30 review for True South: Henry Hampton and "Eyes on the Prize," the Landmark Television Series That Reframed the Civil Rights Movement

  1. 4 out of 5

    Vannessa Anderson

    True South was an interesting read about how civil rights made a breakthrough in small towns in southern America. We travel to those locations and learn about the bravery of Americans who are Descendants of Freed Slaves who fought for their freedom and the freedom of their descendants.

  2. 4 out of 5

    Betsy

    I went to Kepler's to hear my basketball friend, Dr. Clay Carson, interview Jon Else when this book came out. I knew nothing about the book at the time, but decided I wanted to read this first-person account of the making of Eyes on the Prize. This is a meaty book - well worth delving into. I enjoyed it both because of my interest in racism/social justice and my experience with students making videos for NGOs. In that regard, it was fascinating to hear how the planning, shooting, and interviewin I went to Kepler's to hear my basketball friend, Dr. Clay Carson, interview Jon Else when this book came out. I knew nothing about the book at the time, but decided I wanted to read this first-person account of the making of Eyes on the Prize. This is a meaty book - well worth delving into. I enjoyed it both because of my interest in racism/social justice and my experience with students making videos for NGOs. In that regard, it was fascinating to hear how the planning, shooting, and interviewing went for Eyes - and so many other details, including fundraising. It was also fascinating to hear about Else's experiences in the South as a white SNCC worker and later as a producer. I've admired Clay Carson from afar and have recently begun to become acquainted as our seats are nearby at Maples. It was interesting to me to learn about the role he played in Eyes. Now I have more reading to do as I read the books by Carson cited by Else. My wonderful student, Abene, has been admitted to the M.A. program at Cal where Else teaches. I hope she can get to know and work with him there. Great book. I recommend it!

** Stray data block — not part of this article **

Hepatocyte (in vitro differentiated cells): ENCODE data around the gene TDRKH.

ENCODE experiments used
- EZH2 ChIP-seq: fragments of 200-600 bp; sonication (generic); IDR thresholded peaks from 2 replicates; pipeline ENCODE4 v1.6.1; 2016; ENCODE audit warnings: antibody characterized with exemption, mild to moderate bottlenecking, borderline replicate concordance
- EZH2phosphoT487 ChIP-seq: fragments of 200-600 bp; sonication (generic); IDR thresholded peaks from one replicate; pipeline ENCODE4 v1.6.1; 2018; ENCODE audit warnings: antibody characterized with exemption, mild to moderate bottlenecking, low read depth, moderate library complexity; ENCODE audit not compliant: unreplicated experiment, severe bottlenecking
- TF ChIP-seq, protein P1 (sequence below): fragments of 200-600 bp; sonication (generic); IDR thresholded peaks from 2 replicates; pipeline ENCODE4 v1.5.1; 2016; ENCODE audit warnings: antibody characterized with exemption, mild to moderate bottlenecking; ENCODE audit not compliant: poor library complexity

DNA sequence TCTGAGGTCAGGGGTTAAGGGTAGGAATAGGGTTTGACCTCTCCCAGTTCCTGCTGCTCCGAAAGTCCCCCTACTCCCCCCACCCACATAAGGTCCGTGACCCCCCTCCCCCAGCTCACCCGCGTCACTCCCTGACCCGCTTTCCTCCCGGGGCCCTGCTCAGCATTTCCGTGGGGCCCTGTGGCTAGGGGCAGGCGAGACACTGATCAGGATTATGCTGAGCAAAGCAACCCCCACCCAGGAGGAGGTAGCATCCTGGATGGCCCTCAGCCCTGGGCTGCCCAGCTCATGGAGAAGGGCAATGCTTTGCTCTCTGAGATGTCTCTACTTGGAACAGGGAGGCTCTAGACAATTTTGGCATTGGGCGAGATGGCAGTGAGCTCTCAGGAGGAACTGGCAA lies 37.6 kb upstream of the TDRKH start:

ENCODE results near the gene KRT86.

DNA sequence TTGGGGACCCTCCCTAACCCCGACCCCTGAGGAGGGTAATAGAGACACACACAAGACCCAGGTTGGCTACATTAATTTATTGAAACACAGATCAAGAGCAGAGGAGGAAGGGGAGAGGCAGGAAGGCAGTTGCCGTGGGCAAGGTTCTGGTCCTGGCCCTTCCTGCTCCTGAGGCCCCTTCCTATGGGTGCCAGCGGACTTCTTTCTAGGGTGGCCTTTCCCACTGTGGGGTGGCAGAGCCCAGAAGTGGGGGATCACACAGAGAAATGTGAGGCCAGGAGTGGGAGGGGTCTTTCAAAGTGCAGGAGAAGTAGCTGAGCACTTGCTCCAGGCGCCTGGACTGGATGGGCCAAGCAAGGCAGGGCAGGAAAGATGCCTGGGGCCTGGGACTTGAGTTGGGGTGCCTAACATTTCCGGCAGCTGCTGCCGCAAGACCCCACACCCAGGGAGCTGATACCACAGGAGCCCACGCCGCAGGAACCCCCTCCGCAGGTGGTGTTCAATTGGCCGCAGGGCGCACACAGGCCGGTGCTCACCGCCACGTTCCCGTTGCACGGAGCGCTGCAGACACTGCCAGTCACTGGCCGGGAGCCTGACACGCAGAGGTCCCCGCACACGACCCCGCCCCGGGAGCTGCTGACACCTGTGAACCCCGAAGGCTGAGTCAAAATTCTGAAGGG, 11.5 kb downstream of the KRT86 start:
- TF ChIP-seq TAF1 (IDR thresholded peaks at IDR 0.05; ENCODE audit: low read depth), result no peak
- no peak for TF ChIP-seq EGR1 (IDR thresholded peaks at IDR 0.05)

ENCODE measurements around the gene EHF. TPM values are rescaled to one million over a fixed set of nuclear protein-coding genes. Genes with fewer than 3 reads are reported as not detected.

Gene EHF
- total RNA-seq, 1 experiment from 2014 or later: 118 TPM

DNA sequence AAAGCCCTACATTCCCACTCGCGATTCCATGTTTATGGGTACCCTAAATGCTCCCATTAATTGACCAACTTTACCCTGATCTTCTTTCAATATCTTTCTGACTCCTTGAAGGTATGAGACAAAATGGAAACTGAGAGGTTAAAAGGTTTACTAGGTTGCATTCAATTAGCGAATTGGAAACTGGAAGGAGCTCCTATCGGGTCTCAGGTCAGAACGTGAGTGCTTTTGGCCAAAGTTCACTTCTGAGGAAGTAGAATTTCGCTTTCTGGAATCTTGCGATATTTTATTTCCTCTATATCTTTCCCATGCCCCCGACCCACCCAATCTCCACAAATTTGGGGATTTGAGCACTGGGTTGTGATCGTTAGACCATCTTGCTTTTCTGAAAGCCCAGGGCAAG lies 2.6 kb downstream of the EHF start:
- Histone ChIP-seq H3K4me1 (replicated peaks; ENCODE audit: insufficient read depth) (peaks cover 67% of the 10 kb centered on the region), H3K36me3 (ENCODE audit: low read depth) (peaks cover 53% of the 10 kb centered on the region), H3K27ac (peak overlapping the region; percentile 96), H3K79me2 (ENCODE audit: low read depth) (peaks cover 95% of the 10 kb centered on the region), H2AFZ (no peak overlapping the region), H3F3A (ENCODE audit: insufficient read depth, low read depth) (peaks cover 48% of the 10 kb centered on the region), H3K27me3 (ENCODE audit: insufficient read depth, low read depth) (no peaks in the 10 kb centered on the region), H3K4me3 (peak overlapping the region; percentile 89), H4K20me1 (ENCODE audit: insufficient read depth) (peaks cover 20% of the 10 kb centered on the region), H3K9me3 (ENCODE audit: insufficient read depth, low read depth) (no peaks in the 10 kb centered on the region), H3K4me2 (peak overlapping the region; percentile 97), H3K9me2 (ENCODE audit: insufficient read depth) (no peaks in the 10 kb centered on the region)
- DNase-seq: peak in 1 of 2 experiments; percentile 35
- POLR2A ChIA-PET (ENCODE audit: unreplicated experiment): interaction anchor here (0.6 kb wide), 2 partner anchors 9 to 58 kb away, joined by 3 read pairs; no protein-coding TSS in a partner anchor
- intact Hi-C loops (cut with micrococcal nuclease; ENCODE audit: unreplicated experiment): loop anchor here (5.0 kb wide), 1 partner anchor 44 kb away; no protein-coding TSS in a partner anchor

3. 4 out of 5

    Debra

    I watched "Eyes on the Prize" in 1987 - a doctoral student in history at the University of Mississippi. A number of the grad students in history were moved and thrilled while watching. We taped and showed our students the episode "Mississippi: Is This America?" opening eyes to the history so many didn't realize had occurred all around them. The series was electrifying, moving, and in some of us, life altering. To read Jon Else's book and the story of the creation of "Eyes" is gripping. I would re I watched "Eyes on the Prize" in 1987 - a doctoral student in history at the University of Mississippi. A number of the grad students in history were moved and thrilled while watching. We taped and showed our students the episode "Mississippi: Is This America?" opening eyes to the history so many didn't realize had occurred all around them. The series was electrifying, moving, and in some of us, life altering. To read Jon Else's book and the story of the creation of "Eyes" is gripping. I would recommend it to anyone who wants to know about how history can be shared so effectively. And because I am a stickler for small details, Else's reference to "Interstate 80" in Selma - which is incorrect- it's US Highway 80 - only annoyed me a little!

  4. 4 out of 5

    Neil